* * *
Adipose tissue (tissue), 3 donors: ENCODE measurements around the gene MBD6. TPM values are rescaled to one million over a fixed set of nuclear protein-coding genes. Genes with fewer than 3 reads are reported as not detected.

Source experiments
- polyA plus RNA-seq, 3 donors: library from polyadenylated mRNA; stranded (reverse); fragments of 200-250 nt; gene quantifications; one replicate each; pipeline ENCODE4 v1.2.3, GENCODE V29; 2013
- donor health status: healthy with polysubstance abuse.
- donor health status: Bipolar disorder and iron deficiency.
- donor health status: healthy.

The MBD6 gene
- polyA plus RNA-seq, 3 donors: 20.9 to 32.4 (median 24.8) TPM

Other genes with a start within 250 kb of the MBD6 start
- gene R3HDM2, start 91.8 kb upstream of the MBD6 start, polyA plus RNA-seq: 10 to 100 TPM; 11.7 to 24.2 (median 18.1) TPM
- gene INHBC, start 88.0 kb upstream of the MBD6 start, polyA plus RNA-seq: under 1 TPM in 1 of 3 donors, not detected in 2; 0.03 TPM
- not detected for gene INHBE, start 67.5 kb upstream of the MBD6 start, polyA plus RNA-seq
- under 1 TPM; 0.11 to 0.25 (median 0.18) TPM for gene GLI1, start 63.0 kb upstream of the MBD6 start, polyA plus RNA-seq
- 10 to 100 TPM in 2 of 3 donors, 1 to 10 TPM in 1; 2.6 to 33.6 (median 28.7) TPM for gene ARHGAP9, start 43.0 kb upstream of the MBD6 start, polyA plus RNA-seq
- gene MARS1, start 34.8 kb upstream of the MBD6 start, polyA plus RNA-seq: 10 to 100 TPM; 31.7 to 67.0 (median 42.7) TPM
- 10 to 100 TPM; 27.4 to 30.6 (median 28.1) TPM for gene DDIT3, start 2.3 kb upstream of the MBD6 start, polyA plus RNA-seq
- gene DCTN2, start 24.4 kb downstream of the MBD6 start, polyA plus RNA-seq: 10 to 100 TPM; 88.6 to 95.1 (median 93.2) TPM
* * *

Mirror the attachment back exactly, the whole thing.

Adipose tissue (tissue), 3 donors: ENCODE measurements around the gene MBD6. TPM values are rescaled to one million over a fixed set of nuclear protein-coding genes. Genes with fewer than 3 reads are reported as not detected.

Source experiments
- polyA plus RNA-seq, 3 donors: library from polyadenylated mRNA; stranded (reverse); fragments of 200-250 nt; gene quantifications; one replicate each; pipeline ENCODE4 v1.2.3, GENCODE V29; 2013
- donor health status: healthy with polysubstance abuse.
- donor health status: Bipolar disorder and iron deficiency.
- donor health status: healthy.

The MBD6 gene
- polyA plus RNA-seq, 3 donors: 20.9 to 32.4 (median 24.8) TPM

Other genes with a start within 250 kb of the MBD6 start
- gene R3HDM2, start 91.8 kb upstream of the MBD6 start, polyA plus RNA-seq: 10 to 100 TPM; 11.7 to 24.2 (median 18.1) TPM
- gene INHBC, start 88.0 kb upstream of the MBD6 start, polyA plus RNA-seq: under 1 TPM in 1 of 3 donors, not detected in 2; 0.03 TPM
- not detected for gene INHBE, start 67.5 kb upstream of the MBD6 start, polyA plus RNA-seq
- under 1 TPM; 0.11 to 0.25 (median 0.18) TPM for gene GLI1, start 63.0 kb upstream of the MBD6 start, polyA plus RNA-seq
- 10 to 100 TPM in 2 of 3 donors, 1 to 10 TPM in 1; 2.6 to 33.6 (median 28.7) TPM for gene ARHGAP9, start 43.0 kb upstream of the MBD6 start, polyA plus RNA-seq
- gene MARS1, start 34.8 kb upstream of the MBD6 start, polyA plus RNA-seq: 10 to 100 TPM; 31.7 to 67.0 (median 42.7) TPM
- 10 to 100 TPM; 27.4 to 30.6 (median 28.1) TPM for gene DDIT3, start 2.3 kb upstream of the MBD6 start, polyA plus RNA-seq
- gene DCTN2, start 24.4 kb downstream of the MBD6 start, polyA plus RNA-seq: 10 to 100 TPM; 88.6 to 95.1 (median 93.2) TPM